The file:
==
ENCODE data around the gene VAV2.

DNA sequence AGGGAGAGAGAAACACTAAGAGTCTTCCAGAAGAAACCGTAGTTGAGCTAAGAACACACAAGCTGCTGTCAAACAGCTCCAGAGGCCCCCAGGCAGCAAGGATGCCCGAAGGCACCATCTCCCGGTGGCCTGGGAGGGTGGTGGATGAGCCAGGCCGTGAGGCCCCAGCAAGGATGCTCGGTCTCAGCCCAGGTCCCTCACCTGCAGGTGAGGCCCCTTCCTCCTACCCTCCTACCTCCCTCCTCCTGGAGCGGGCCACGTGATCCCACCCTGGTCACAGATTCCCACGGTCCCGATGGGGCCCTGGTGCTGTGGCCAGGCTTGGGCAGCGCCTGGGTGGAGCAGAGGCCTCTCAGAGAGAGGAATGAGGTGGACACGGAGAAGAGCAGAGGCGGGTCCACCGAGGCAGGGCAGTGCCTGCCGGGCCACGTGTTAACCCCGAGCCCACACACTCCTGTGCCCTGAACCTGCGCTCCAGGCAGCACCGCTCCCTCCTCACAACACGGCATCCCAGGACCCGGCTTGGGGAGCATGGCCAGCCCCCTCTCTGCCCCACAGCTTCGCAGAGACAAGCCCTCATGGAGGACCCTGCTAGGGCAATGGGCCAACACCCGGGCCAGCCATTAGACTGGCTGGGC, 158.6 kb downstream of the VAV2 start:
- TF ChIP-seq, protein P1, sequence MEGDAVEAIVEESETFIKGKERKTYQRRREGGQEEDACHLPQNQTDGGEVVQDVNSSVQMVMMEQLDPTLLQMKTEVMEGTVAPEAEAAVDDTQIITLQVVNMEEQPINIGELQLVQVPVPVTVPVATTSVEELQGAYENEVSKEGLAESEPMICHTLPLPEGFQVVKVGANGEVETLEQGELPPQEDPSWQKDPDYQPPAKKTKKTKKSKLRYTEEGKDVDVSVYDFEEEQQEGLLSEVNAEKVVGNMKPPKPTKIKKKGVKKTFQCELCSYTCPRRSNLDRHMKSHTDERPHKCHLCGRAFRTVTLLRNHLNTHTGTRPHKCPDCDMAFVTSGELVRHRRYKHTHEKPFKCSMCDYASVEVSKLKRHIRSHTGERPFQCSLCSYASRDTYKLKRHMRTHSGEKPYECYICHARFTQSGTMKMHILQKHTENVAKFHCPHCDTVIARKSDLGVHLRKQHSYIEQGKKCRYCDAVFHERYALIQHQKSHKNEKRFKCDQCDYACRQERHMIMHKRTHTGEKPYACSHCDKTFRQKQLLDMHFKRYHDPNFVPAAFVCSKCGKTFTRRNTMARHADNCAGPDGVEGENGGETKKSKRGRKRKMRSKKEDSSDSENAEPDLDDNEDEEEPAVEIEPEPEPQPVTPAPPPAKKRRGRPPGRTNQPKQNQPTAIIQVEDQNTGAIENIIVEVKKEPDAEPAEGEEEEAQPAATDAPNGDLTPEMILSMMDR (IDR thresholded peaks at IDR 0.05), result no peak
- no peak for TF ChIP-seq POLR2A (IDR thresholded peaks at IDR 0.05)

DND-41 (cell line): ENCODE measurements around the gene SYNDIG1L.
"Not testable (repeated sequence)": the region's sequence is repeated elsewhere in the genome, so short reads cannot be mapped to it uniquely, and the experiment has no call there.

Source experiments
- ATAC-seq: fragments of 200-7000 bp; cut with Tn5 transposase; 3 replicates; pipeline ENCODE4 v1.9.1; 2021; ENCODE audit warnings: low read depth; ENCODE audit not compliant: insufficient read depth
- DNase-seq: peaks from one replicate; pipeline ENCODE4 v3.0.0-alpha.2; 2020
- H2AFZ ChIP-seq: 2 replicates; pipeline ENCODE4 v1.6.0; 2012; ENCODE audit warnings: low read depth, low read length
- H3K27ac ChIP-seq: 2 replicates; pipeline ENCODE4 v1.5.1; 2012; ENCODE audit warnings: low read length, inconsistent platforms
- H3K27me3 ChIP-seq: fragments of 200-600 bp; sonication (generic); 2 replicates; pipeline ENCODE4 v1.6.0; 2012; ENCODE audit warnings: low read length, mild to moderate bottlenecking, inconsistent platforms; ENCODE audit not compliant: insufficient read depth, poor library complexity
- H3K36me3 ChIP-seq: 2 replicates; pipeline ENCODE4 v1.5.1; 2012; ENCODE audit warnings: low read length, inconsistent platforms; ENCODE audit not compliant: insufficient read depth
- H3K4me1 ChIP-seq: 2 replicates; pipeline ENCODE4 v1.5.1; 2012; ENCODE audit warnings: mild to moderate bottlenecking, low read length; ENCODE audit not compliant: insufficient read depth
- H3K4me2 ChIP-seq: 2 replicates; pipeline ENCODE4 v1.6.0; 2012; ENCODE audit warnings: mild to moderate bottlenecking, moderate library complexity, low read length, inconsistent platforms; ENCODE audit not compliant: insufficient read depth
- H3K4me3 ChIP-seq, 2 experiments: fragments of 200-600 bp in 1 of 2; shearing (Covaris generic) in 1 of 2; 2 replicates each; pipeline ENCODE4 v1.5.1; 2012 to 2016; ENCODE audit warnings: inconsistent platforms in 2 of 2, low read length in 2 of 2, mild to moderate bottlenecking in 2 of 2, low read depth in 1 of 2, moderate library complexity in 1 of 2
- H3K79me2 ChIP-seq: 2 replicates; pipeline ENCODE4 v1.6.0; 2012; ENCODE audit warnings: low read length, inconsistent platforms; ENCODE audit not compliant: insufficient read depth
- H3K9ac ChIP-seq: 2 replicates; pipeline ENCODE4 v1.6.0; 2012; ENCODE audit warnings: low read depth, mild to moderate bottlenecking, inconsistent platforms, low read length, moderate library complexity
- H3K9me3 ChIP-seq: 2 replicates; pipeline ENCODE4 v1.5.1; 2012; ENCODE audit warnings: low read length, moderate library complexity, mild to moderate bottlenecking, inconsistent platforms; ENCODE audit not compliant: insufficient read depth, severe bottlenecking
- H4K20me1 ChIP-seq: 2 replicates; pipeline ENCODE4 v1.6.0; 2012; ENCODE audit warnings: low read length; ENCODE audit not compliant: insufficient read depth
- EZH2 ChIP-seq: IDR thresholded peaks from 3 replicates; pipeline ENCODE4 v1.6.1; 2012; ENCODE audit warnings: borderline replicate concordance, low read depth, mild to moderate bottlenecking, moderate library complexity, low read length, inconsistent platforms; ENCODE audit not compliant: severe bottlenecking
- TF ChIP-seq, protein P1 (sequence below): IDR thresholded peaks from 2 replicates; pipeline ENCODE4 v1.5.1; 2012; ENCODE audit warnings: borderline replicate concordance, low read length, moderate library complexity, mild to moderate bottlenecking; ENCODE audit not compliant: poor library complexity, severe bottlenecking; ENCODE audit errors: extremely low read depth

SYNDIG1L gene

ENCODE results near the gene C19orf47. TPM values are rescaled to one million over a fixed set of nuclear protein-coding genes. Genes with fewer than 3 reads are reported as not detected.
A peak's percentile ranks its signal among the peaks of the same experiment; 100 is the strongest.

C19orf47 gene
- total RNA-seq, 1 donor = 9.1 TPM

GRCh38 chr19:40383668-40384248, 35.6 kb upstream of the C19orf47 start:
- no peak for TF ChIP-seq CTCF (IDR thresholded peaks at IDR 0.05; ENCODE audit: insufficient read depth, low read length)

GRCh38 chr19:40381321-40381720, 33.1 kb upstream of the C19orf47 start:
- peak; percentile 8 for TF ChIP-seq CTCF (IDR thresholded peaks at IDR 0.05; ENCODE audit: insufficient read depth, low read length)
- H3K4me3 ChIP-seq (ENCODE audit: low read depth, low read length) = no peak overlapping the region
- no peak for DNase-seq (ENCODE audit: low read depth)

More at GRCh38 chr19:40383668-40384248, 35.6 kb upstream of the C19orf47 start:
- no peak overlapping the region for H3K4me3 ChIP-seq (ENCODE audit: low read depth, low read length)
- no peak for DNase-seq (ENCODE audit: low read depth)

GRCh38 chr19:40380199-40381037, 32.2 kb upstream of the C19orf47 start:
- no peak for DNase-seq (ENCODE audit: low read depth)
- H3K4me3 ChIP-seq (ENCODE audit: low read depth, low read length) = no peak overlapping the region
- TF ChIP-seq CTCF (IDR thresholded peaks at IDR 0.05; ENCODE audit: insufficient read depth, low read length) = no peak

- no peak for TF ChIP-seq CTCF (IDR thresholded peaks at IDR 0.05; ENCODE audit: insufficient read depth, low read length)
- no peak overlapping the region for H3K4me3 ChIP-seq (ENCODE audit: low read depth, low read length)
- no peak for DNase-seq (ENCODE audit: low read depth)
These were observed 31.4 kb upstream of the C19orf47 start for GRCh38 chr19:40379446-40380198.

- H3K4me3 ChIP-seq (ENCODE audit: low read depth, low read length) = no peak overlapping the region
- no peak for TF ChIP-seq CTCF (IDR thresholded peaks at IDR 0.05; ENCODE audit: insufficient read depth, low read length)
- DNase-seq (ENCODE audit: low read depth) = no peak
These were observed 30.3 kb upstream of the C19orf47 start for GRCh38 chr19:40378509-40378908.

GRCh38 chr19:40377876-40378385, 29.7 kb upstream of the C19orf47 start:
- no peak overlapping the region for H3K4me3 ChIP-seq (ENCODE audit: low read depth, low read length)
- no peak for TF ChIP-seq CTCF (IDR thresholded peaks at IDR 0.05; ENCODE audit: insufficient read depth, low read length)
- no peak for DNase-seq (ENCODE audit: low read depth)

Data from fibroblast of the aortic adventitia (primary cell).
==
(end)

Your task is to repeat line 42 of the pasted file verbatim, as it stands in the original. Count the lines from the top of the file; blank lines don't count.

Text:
- no peak overlapping the region for H3K4me3 ChIP-seq (ENCODE audit: low read depth, low read length)